Delayed cord clamping lowers risk for iron deficiency in newborns
MedWire News: Waiting at least 3 minutes before clamping the umbilical cord in newborn babies could lower their risk for iron deficiency at 4 months, according to a BMJ study.
The practice, known as delayed cord clamping, is not associated with adverse clinical effects, and should be considered as standard of care for all full-term deliveries after uncomplicated pregnancies, say Ola Andersson (Uppsala University, Sweden) and co-authors.
Their study included 400 full-term babies born after a low-risk pregnancy, who were randomly allocated to undergo delayed umbilical cord clamping (≥180 seconds after delivery) or early clamping (≤10 seconds after delivery).
At 4 months of age, there was no significant difference in hemoglobin concentration between the two groups of babies.
However, babies who underwent delayed cord clamping had a significant 45% higher mean concentration of ferritin (an indicator of iron status) and a significant 10% lower risk for iron deficiency, than those who underwent early clamping.
Indeed, the mean ferritin concentration in the group that underwent delayed cord clamping was 117 µg/L, compared with 81 µg/L in the group that underwent early clamping. And the prevalence of iron deficiency in the group that underwent delayed clamping was 0.6% versus 5.7% in the group that underwent early clamping.
Babies who underwent delayed cord clamping also had a significant 20% reduced risk for neonatal anemia at 2 days of age compared with those who underwent early clamping.
The prevalence of neonatal anemia at 2 days of age was 1.2% in the group who underwent delayed cord clamping, compared with 6.3% in the group that underwent early clamping.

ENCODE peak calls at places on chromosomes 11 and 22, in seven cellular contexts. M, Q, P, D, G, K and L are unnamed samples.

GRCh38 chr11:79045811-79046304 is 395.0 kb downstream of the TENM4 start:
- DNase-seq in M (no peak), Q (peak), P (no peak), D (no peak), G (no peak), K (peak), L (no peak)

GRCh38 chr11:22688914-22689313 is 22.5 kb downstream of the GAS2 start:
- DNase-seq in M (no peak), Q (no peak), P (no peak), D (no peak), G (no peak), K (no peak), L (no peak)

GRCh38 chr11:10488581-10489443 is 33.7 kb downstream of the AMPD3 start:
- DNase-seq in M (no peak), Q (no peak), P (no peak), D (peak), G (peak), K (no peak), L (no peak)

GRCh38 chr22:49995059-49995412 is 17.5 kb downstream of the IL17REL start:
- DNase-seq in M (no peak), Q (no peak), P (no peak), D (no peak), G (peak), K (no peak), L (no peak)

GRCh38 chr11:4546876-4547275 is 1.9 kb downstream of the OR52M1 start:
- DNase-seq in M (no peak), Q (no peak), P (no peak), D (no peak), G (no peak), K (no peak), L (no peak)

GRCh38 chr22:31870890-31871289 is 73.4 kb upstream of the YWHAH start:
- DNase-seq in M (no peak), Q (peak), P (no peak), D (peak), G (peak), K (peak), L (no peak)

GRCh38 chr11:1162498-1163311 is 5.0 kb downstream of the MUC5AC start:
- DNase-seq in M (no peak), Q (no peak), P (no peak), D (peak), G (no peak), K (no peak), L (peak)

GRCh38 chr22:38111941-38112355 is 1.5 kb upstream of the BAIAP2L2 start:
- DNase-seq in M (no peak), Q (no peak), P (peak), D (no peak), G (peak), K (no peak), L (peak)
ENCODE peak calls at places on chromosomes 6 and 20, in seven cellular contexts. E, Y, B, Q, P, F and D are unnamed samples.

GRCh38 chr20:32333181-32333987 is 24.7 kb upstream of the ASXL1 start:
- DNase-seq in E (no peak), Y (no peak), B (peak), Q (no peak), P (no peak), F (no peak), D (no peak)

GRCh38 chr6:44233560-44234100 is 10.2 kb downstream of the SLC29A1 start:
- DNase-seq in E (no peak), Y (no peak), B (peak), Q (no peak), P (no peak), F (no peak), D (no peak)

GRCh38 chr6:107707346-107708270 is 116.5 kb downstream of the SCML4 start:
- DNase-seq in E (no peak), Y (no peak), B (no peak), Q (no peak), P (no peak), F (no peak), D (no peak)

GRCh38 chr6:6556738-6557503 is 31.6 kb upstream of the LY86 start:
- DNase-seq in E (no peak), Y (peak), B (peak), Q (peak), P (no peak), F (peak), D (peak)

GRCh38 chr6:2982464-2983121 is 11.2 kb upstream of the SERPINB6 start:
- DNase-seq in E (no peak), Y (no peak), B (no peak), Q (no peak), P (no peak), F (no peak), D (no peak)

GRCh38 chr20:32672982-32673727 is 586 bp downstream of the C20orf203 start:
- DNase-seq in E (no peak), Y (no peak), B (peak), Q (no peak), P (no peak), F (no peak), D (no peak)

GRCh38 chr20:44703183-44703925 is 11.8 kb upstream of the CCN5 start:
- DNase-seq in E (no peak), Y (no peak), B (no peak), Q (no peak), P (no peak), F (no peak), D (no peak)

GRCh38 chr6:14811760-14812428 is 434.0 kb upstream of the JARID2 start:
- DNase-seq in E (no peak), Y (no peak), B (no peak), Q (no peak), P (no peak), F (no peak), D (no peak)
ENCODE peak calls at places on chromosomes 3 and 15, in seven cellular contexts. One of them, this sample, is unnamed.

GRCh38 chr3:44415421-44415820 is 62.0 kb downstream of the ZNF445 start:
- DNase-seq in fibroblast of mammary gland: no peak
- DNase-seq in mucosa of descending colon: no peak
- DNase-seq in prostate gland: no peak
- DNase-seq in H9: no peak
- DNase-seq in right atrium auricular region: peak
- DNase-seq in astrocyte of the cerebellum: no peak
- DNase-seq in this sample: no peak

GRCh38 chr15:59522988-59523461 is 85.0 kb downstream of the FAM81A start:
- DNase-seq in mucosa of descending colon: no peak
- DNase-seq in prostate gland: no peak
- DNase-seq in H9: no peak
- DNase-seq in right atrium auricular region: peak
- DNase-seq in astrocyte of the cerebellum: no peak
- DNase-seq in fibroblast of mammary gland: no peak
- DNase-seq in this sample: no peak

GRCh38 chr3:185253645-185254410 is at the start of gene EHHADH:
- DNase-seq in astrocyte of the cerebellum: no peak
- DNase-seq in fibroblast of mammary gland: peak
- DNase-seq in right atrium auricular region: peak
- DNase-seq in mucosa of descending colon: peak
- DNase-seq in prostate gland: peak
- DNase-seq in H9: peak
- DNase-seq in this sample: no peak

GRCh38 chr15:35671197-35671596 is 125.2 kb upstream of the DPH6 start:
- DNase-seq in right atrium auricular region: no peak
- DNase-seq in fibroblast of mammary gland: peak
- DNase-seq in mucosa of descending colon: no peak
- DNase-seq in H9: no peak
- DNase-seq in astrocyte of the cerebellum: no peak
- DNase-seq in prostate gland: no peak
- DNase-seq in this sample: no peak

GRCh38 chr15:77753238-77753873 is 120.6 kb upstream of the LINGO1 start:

There were no significant differences between the groups in terms of postnatal adverse clinical outcomes including respiratory symptoms, polycythemia, or hyperbilirubinemia requiring phototherapy.
The authors estimated that for every 20 babies who underwent delayed clamping, one case of iron deficiency was prevented, regardless of whether the baby also had anemia.
Iron deficiency has been associated with impaired neurodevelopment and psychomotor function in previous studies, emphasizing the importance of delayed cord clamping, the authors write.
They also point out that although the current study was carried out in Sweden, a high-income country, previous studies conducted in low- or middle-income countries have also found a similar effect of delayed cord clamping on ferritin levels, reiterating that the effect is clinically relevant and should lead to a change in practice.
"Further studies are needed to explore long term health effects of delayed and early cord clamping," they conclude.
In a related commentary, editorialist Patrick van Rheenen (University of Groningen, the Netherlands) agrees that the balance between maternal risks and infant benefits of delayed cord clamping "clearly favours" the child.
"How much more evidence is needed to convince obstetricians and midwives that it is worthwhile to wait for three minutes to allow for placental transfusion, even in developed countries?" he asks.
van Rheenen concludes: "Andersson and colleagues' study is convincing enough to encourage a change of practice."
By Piriya Mahendra